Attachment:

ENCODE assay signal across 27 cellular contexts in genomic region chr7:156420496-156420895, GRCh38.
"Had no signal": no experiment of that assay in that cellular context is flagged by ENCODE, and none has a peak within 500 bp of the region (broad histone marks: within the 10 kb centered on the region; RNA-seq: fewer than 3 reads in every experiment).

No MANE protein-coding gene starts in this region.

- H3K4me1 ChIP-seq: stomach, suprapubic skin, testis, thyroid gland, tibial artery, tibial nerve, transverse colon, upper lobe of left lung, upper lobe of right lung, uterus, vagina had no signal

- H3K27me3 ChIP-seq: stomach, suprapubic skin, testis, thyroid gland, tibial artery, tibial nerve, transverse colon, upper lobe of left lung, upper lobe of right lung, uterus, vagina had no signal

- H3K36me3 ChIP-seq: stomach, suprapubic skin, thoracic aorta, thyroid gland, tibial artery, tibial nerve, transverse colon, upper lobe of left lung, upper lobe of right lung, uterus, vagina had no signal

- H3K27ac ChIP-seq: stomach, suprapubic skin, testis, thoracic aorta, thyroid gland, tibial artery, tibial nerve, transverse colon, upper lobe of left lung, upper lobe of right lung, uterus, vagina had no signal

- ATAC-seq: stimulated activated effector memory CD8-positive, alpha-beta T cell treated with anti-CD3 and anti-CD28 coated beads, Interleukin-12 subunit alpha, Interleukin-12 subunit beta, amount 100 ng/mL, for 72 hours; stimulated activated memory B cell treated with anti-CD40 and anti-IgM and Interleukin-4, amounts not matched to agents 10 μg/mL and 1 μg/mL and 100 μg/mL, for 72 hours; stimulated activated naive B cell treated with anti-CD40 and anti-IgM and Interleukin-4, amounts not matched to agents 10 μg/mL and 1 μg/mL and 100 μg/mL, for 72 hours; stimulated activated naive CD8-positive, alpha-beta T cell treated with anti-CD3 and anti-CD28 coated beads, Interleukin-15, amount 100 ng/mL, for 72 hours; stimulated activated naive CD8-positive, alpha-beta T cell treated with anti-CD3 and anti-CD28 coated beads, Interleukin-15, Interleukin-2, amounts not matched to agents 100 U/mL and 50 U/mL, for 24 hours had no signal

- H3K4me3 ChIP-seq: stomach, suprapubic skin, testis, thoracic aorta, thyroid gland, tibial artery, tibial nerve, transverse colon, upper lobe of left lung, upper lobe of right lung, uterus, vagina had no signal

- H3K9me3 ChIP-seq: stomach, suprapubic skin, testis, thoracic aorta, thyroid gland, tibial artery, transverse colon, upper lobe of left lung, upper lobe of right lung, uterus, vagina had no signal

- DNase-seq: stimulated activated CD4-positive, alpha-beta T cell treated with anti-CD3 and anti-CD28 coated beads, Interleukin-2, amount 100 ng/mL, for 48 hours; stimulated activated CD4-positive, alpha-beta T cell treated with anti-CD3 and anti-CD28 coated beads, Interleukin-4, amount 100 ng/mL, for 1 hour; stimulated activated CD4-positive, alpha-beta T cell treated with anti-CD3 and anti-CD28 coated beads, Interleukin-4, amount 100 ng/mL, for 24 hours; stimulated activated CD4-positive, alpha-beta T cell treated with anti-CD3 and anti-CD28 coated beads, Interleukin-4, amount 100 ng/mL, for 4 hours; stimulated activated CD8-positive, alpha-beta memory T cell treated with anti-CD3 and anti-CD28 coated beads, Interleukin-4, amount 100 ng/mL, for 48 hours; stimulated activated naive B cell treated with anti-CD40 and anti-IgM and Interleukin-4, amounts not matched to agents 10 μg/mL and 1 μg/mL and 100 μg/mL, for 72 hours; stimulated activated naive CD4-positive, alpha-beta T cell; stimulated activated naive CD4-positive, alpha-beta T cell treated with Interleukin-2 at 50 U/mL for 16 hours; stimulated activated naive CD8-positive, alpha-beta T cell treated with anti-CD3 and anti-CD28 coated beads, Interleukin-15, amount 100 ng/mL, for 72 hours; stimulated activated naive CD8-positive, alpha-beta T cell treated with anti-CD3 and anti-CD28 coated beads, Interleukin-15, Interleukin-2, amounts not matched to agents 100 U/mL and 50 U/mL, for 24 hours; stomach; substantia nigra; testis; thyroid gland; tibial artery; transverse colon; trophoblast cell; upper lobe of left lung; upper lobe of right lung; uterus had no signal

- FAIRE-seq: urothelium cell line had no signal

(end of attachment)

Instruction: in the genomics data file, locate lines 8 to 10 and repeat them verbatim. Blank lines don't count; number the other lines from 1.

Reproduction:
- ATAC-seq: stimulated activated effector memory CD8-positive, alpha-beta T cell treated with anti-CD3 and anti-CD28 coated beads, Interleukin-12 subunit alpha, Interleukin-12 subunit beta, amount 100 ng/mL, for 72 hours; stimulated activated memory B cell treated with anti-CD40 and anti-IgM and Interleukin-4, amounts not matched to agents 10 μg/mL and 1 μg/mL and 100 μg/mL, for 72 hours; stimulated activated naive B cell treated with anti-CD40 and anti-IgM and Interleukin-4, amounts not matched to agents 10 μg/mL and 1 μg/mL and 100 μg/mL, for 72 hours; stimulated activated naive CD8-positive, alpha-beta T cell treated with anti-CD3 and anti-CD28 coated beads, Interleukin-15, amount 100 ng/mL, for 72 hours; stimulated activated naive CD8-positive, alpha-beta T cell treated with anti-CD3 and anti-CD28 coated beads, Interleukin-15, Interleukin-2, amounts not matched to agents 100 U/mL and 50 U/mL, for 24 hours had no signal

- H3K4me3 ChIP-seq: stomach, suprapubic skin, testis, thoracic aorta, thyroid gland, tibial artery, tibial nerve, transverse colon, upper lobe of left lung, upper lobe of right lung, uterus, vagina had no signal

- H3K9me3 ChIP-seq: stomach, suprapubic skin, testis, thoracic aorta, thyroid gland, tibial artery, transverse colon, upper lobe of left lung, upper lobe of right lung, uterus, vagina had no signal